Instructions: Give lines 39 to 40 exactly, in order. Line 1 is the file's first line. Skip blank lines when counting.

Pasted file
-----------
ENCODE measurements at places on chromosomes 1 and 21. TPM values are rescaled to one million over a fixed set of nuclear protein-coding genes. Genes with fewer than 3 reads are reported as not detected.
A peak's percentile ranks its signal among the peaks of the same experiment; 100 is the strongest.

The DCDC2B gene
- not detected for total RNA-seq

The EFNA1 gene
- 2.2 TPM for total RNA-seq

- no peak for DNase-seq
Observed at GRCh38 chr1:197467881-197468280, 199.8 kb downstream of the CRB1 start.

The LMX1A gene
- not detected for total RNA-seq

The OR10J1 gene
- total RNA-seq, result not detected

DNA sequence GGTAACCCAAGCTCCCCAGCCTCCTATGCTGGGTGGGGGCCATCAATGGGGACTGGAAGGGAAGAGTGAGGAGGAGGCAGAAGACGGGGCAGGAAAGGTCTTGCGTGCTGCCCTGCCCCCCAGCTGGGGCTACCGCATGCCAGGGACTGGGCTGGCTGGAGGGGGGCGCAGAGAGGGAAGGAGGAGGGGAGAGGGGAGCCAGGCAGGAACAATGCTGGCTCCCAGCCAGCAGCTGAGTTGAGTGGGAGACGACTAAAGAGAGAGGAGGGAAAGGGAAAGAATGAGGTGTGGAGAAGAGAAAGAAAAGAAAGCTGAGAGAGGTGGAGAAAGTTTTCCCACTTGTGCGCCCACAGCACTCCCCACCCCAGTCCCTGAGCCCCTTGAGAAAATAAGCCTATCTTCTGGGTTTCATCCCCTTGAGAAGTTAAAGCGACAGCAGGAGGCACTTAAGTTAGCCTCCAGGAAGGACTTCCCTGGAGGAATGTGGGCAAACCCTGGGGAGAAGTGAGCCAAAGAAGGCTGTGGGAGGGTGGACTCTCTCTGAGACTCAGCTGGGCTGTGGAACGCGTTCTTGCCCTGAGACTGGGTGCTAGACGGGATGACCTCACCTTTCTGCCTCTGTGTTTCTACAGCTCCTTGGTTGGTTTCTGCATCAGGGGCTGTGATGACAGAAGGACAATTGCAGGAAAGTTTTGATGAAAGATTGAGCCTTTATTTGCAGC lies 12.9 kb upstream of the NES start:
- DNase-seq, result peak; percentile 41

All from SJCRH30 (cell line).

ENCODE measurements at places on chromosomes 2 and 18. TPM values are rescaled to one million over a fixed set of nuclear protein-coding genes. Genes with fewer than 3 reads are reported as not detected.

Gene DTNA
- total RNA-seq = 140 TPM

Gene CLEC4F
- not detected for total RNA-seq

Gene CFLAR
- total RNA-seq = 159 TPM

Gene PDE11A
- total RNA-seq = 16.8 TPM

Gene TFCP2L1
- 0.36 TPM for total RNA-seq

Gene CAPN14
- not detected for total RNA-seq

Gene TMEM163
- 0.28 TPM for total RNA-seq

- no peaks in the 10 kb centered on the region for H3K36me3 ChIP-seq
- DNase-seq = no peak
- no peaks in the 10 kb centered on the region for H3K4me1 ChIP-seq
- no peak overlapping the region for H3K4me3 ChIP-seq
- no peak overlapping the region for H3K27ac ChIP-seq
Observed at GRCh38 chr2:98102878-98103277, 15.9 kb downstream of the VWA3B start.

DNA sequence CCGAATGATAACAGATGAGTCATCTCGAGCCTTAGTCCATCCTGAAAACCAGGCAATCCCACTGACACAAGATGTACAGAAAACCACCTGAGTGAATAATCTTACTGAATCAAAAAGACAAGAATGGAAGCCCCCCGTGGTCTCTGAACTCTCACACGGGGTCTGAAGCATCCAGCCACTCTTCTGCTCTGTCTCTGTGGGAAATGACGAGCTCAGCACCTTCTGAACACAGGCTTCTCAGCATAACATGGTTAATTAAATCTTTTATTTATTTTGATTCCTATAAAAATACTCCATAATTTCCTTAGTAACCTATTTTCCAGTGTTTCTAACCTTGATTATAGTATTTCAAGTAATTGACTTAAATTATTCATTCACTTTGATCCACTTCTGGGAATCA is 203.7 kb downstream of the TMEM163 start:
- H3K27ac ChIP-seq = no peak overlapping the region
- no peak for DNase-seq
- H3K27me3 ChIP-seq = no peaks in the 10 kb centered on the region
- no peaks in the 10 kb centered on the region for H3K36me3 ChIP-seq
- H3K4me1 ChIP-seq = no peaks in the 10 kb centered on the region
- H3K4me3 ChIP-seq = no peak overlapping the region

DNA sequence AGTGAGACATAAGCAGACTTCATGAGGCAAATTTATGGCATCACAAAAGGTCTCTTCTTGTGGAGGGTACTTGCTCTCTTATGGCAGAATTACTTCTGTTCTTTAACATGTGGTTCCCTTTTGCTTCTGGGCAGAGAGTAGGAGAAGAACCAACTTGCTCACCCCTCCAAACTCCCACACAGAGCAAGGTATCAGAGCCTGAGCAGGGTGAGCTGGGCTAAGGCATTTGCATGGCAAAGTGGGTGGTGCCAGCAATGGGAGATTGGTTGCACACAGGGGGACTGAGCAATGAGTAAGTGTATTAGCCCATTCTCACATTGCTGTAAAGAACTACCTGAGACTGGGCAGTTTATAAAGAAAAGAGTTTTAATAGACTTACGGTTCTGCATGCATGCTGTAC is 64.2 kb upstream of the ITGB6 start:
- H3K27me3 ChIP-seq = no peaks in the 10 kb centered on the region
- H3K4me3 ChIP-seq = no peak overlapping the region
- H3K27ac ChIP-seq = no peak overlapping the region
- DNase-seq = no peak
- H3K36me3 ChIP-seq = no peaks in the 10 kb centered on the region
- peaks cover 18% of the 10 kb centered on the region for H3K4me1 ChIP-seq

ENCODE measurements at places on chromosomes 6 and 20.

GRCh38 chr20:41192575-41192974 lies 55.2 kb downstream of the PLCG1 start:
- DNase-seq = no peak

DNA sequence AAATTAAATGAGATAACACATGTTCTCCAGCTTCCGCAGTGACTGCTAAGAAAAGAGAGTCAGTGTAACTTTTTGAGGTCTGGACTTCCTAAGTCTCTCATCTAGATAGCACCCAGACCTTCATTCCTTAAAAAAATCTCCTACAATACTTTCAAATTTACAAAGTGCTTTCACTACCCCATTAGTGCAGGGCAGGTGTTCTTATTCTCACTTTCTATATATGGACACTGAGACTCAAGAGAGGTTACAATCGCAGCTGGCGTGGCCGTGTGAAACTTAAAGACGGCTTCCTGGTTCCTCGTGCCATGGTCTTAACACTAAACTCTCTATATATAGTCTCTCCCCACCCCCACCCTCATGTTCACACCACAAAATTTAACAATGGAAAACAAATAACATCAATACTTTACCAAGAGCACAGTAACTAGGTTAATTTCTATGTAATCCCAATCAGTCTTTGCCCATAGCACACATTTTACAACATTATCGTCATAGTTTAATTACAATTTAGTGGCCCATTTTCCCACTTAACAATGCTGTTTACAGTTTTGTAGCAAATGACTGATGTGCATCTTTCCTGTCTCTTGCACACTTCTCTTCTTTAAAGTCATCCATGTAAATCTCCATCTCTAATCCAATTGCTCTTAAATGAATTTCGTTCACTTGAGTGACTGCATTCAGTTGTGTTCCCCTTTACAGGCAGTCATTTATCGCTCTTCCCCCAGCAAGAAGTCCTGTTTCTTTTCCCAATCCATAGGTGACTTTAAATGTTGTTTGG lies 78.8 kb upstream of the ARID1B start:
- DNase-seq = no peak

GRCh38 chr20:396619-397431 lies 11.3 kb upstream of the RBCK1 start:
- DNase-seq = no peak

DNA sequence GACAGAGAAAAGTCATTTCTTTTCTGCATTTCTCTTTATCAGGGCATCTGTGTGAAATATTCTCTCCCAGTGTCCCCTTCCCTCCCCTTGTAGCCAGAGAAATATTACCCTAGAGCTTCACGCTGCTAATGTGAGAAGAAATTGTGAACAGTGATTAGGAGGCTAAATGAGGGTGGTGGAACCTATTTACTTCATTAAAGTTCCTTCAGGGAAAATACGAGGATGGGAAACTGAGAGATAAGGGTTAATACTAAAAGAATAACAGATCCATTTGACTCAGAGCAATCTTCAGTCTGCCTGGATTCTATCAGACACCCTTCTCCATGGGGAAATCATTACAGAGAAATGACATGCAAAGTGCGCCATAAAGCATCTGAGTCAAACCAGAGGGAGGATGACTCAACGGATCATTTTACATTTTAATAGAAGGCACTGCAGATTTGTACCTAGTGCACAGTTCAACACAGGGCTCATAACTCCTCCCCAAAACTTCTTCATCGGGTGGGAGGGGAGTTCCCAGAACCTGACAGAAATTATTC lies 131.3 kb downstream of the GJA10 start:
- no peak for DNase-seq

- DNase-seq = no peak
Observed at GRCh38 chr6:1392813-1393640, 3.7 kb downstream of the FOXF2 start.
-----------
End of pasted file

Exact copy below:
- no peak for DNase-seq
- H3K27me3 ChIP-seq = no peaks in the 10 kb centered on the region